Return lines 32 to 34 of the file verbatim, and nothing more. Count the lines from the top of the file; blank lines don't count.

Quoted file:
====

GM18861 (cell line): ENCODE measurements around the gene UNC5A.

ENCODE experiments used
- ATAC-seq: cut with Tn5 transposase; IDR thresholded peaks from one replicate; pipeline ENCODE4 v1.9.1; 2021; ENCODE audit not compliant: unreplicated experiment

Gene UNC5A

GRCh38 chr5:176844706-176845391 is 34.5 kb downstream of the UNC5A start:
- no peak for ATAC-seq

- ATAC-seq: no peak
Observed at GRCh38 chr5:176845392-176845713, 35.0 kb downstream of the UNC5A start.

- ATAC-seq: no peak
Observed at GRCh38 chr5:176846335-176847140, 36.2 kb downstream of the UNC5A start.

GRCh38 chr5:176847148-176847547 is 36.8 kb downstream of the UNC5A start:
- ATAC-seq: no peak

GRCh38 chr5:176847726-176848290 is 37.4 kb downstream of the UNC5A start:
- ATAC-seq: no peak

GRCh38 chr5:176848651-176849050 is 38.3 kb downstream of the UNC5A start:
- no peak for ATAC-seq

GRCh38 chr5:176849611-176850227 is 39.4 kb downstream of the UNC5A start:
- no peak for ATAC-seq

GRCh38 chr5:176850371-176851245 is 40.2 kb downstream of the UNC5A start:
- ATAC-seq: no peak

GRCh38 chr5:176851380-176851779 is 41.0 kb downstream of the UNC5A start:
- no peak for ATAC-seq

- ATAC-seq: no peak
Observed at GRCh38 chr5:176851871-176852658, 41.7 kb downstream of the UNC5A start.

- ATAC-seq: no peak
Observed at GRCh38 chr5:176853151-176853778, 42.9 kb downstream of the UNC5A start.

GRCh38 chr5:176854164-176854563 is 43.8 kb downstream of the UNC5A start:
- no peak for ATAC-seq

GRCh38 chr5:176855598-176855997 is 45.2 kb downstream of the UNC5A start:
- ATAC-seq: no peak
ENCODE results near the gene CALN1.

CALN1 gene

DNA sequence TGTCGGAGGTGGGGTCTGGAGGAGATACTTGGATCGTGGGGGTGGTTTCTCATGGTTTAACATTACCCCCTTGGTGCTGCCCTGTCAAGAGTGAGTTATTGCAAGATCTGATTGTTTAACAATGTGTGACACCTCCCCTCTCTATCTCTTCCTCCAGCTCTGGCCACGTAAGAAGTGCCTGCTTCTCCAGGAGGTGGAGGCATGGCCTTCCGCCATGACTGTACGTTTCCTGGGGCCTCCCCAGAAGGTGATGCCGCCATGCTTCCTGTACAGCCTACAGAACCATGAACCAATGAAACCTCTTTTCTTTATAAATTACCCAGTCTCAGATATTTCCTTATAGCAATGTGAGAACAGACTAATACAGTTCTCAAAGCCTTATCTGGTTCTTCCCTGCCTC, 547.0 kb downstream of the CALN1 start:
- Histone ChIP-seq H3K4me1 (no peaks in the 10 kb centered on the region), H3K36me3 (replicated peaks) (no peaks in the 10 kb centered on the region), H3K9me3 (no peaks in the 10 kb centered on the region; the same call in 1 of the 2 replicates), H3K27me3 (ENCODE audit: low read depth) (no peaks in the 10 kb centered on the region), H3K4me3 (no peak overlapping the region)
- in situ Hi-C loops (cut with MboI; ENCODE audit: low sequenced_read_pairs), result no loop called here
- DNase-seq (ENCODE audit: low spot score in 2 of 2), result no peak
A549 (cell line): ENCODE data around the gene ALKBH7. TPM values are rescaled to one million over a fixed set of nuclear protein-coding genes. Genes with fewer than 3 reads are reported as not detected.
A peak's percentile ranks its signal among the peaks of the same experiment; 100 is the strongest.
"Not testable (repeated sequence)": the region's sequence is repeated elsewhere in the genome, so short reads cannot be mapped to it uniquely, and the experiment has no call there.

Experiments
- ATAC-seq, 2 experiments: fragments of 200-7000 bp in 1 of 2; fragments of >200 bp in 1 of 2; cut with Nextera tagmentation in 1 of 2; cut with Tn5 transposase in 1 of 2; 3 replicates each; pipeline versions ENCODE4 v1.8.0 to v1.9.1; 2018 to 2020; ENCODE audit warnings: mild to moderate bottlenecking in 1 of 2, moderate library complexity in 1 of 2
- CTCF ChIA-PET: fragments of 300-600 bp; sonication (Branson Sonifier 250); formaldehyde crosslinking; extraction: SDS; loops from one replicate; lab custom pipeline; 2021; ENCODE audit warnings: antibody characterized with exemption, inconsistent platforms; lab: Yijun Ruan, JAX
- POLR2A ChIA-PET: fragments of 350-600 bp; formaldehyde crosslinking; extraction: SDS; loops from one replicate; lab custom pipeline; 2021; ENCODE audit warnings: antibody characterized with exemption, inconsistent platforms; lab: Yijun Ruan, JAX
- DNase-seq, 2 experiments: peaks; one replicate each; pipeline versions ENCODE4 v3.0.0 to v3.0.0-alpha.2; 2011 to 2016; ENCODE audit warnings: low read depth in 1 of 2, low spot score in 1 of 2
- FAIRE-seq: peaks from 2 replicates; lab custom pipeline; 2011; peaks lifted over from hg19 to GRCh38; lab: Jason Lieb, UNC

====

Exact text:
CALN1 gene

DNA sequence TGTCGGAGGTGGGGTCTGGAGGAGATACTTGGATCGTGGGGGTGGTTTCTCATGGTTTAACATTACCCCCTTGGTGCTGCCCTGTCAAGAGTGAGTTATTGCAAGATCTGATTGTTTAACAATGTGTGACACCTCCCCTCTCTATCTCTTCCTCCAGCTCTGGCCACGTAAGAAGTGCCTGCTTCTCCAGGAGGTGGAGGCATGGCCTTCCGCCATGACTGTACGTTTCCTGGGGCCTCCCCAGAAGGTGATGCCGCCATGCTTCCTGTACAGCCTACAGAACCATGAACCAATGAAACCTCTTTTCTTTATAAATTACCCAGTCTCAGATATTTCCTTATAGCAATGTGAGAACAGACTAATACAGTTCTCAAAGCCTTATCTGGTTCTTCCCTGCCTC, 547.0 kb downstream of the CALN1 start:
- Histone ChIP-seq H3K4me1 (no peaks in the 10 kb centered on the region), H3K36me3 (replicated peaks) (no peaks in the 10 kb centered on the region), H3K9me3 (no peaks in the 10 kb centered on the region; the same call in 1 of the 2 replicates), H3K27me3 (ENCODE audit: low read depth) (no peaks in the 10 kb centered on the region), H3K4me3 (no peak overlapping the region)